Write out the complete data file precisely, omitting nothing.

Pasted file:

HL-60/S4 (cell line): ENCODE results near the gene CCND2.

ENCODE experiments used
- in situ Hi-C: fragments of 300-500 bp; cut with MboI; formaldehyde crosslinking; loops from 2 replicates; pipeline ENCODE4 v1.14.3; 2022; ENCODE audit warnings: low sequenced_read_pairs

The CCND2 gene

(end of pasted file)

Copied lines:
HL-60/S4 (cell line): ENCODE results near the gene CCND2.

ENCODE experiments used
- in situ Hi-C: fragments of 300-500 bp; cut with MboI; formaldehyde crosslinking; loops from 2 replicates; pipeline ENCODE4 v1.14.3; 2022; ENCODE audit warnings: low sequenced_read_pairs

The CCND2 gene